64-bit floating precision - pros/cons?

I always heard that 32-bit was way more than we would ever need. Why 64-bit? And does it take up more CPU or storage?


It offers more precision in the audio engine. It will add a little more CPU usage but does not affect the file size.

All the best,


Thank you, Greg!

More precision … what are the advantages of that (greater dynamic range? … or is it something completely different than that)?

(Hobbyist more than engineer here, sorry!)

I always thought summing was done at 80-bit floating point anyway. So I don’t know what 64-bit is about. Tell me why this isn’t just a marketing number.

less rounding numbers so less errors when manipulating the audio signal. Every change to the signal will be closer to the original quality.

Do a blind test and see if you can hear a difference. ;p

It’s cool to have though.

on older machines (2010 and before) it’s a no go terrain.
Way more resources are needed.
But ok, for me it’s a testing environment so no prob.

It sounds better, no question, clearer, deaper, more natural now, I am sure

I haven’t bought it, that’s why I’m asking :wink:

I’m happy you think so! Why do you think that? Do you hear a difference? Are there other practical advantages?

Plugins that calculate in 64-bit fp don’t have to convert to and from 32-bit.

I can’t see where you would hear a difference, but others would disagree with me.

From Philippe, developer of Steinberg WaveLab:

The interest of 64 bit float is not about “headroom” / “dynamic range”…


no need to convert between 32 bit and 64 bit float: 64 bit is needed by some plugins for their internal computations. 64 bit then means: small performance gain and no precision lost between succeeding 64 bit plugins.
Better audio precision when mixing audio signals. I explain this at the end of this message.
If audio devices ever go beyond 24 bit precision, 64 bit float will be needed (because 32 bit float means, in fact, 24 bit precision)


requires more memory, which can mean a performance lost (more memory to move). But as soon as a sophisticated plugin is used, this one is likely to become the bottleneck, compared to the memory overhead. Therefore, this is a “relative con”.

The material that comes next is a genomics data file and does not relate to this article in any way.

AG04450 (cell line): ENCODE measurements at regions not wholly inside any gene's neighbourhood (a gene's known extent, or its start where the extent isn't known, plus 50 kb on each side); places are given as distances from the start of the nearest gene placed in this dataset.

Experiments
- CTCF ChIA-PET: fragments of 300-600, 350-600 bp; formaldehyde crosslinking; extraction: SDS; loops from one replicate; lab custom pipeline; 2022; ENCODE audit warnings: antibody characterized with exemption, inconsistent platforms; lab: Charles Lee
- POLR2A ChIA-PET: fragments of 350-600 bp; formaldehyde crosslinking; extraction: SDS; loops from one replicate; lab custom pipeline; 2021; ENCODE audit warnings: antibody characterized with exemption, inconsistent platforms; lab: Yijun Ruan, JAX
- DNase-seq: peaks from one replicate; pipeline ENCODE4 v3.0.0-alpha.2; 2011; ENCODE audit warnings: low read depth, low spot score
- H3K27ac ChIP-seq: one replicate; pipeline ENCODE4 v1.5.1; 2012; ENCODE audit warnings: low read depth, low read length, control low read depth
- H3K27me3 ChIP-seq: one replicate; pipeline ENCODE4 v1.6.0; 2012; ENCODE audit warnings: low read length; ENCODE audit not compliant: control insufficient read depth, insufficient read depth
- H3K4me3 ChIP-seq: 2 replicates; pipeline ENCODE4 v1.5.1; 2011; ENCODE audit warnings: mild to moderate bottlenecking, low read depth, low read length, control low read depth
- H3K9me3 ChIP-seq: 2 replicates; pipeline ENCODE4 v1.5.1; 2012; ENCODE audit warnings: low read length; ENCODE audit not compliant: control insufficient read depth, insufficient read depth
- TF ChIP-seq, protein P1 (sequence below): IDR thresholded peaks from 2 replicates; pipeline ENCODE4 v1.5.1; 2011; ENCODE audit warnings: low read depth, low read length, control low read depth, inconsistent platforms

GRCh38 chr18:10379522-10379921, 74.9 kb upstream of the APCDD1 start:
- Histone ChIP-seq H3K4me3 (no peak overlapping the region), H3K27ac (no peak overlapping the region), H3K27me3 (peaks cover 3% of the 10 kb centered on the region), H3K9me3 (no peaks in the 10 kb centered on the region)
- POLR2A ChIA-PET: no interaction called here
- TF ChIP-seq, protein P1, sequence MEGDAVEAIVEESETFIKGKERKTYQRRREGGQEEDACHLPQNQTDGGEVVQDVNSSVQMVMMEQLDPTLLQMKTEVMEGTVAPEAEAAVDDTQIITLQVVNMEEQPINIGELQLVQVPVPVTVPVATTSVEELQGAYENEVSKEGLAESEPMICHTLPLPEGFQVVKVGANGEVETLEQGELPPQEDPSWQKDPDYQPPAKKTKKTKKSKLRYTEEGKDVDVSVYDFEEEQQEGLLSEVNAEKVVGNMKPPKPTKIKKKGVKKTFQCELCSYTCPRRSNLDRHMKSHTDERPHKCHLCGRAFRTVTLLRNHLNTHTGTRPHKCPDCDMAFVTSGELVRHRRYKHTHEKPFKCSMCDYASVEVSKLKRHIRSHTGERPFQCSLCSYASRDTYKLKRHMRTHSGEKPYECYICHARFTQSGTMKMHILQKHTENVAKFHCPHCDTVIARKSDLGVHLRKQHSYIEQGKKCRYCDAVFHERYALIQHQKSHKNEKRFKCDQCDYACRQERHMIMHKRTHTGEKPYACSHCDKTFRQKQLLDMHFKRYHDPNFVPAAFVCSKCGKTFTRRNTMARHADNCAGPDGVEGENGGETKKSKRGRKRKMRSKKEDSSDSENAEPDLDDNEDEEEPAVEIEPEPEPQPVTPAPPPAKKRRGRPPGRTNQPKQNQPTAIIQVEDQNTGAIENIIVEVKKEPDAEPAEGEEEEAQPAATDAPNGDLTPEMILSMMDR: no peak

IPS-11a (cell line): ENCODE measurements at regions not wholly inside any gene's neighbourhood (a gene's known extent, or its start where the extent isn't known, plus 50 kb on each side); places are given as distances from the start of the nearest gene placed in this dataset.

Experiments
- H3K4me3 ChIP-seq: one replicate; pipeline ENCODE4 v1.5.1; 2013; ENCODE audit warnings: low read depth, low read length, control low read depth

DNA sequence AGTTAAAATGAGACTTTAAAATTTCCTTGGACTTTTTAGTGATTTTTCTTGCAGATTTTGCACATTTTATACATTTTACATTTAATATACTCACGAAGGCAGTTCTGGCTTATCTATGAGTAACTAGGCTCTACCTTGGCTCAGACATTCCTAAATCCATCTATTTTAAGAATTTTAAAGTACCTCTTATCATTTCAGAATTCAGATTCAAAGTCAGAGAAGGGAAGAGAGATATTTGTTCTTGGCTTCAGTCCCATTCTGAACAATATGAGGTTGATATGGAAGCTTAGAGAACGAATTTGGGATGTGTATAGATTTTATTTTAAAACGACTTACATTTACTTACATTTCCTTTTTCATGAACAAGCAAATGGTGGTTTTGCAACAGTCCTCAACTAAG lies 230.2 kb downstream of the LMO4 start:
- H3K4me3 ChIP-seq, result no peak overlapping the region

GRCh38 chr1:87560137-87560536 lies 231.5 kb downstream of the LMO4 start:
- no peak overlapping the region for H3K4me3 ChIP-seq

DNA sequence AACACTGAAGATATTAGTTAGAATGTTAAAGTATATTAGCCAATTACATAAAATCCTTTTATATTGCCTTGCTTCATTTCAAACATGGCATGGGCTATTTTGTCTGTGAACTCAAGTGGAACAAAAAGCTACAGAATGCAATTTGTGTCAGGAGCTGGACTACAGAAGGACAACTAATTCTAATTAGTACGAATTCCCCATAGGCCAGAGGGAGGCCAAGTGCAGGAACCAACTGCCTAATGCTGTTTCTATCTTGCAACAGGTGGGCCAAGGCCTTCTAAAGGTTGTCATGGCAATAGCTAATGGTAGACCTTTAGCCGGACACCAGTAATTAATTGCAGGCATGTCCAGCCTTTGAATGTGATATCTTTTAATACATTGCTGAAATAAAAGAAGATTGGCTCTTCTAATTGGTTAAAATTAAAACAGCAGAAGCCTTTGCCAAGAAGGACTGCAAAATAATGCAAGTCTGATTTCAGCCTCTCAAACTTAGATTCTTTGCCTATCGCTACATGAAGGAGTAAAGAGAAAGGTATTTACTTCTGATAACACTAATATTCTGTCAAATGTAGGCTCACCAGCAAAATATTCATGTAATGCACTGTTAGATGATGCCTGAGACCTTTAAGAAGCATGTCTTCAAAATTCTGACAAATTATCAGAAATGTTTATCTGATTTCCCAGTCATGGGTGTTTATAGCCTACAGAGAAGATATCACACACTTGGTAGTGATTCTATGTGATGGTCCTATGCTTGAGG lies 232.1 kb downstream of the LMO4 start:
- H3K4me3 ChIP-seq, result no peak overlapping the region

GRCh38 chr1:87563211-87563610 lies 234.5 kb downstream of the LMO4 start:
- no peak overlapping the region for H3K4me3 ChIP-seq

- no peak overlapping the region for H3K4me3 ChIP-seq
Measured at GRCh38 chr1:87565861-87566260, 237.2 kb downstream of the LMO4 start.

64 bit CPU instructions are as fast as 32 bit instructions, because the CPUs are 64 bit today. But certain rare instructions are faster with 32 bit float, because the CPU can conjugate 2 of them while in the same time, only one 64 bit instruction is performed (SIMD).

Now, an explanation about 32 bit float vs 64 bit float, for mixing.
While 32 bit float means in fact 24 bit precision, 64 bit float means in fact 48 bit precision. This means, far more precision.
I can illustrate this difference with elementary school maths (this is an analogy of what happens in reality).

Let’s say samples can have only values 0, 1, 2, 3, 4, 5,…
Let’s start with a sample that has value “3”
An audio gain of “divide by 2”, is applied. We get the value “1.5”, but this value is not allowed hence must be rounded, eg. the new value becomes 1.
Later another gain “multiply by 2” is applied. The new sample becomes “2”.

Consequence: we started from value “3” and ended up with value “2”, while the two gains should have cancelled each other.

When this kind of loss is performed multiple of times (complex mixing), then errors stack up.
The consequence is not dramatic, because some errors are (randomly) compensated by others (round-down / round-up), but this compensation actually means “digital fog” aka noise.

64 bit float processing pushes the digital fog far from the 24 bit domain. Hence a cleaner result at the end of the audio chain.

The difference 32/64 is therefore about “audio definition”, if your ears can sensible enough. But that’s another topic!


Thanks ultradust, for sharing Philippe’s explanation. Very informative.


Even though no one can hear a difference… Have a read here:

Then have a read on the whole thread, and the links provided:

The main thing is ? It it affecting processor speed ? It could be 64 Bit is better on a 64 bit machine. And 32bit is more processor heavy because of conversions to and from 64bit processing. So anyone did a speed test ?

To me 32bit processing is ok, i leave it for now. Because no one can hear any difference between 32bit and 64bit…

Unfortunately, none of my Waves plugins seem to work at 64 bit.

That is why i leave it on 32bit, because if the plugins are actually 32bit processing, they must have 64bit processing. If not i did not know what happens. Maybe more can test this. I assume you have waves x64 plugins ? (not using Jbridge?).

I don’t think anyone can tell the difference in audio quality. You’d have to be super human.

And your audio interface, amps and speakers need to have a dynamic range and noisefloor beyond (-)144db.

64bit mixing IS NOT about dynamic range, it’s about roundig accuracy and adapting word length.

I think that using integers to demonstrate the error in floating point is not a good way.
I will use another example
I start with value 1
Divide by 3 equals 0.33333333333333333333333333333333333333333333333333333333333333333333333333333
32bit floating point precision will cut at 8th decimal value
You will get 0.3333333
Multiply by 3
you get 0.9999999
The error is 0.0000001 of expected value.
This error can be measured, but, can it be heard?
With 64bit precision it will cut at 17th decimal value and the error will be:
0.00000000000000001 of the expected value.